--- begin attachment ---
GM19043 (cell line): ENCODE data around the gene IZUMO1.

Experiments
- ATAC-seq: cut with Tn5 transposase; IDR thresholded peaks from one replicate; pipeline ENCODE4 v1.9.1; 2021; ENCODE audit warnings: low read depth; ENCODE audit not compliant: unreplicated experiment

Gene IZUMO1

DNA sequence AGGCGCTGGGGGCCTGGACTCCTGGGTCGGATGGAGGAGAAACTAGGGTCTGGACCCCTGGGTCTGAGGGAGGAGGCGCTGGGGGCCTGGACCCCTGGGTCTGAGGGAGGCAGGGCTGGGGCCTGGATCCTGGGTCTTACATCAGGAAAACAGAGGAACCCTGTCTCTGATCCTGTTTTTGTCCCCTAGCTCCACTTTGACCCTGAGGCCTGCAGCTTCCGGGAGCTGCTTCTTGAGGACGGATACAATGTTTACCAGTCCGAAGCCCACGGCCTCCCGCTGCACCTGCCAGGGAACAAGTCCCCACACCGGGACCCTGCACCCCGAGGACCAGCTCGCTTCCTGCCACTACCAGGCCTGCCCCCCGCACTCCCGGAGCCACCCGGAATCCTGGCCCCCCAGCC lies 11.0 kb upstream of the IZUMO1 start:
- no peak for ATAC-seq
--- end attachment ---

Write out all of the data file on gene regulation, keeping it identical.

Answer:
GM19043 (cell line): ENCODE data around the gene IZUMO1.

Experiments
- ATAC-seq: cut with Tn5 transposase; IDR thresholded peaks from one replicate; pipeline ENCODE4 v1.9.1; 2021; ENCODE audit warnings: low read depth; ENCODE audit not compliant: unreplicated experiment

Gene IZUMO1

DNA sequence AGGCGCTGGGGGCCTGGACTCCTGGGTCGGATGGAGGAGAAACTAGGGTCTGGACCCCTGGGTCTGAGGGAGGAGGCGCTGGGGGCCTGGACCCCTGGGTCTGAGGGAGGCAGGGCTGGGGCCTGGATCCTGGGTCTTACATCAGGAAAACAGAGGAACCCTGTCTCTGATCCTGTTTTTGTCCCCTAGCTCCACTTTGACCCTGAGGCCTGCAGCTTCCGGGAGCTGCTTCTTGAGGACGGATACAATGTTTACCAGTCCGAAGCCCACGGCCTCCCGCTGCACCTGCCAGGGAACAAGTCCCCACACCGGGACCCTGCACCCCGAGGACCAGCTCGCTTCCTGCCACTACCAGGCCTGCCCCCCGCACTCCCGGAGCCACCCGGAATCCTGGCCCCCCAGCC lies 11.0 kb upstream of the IZUMO1 start:
- no peak for ATAC-seq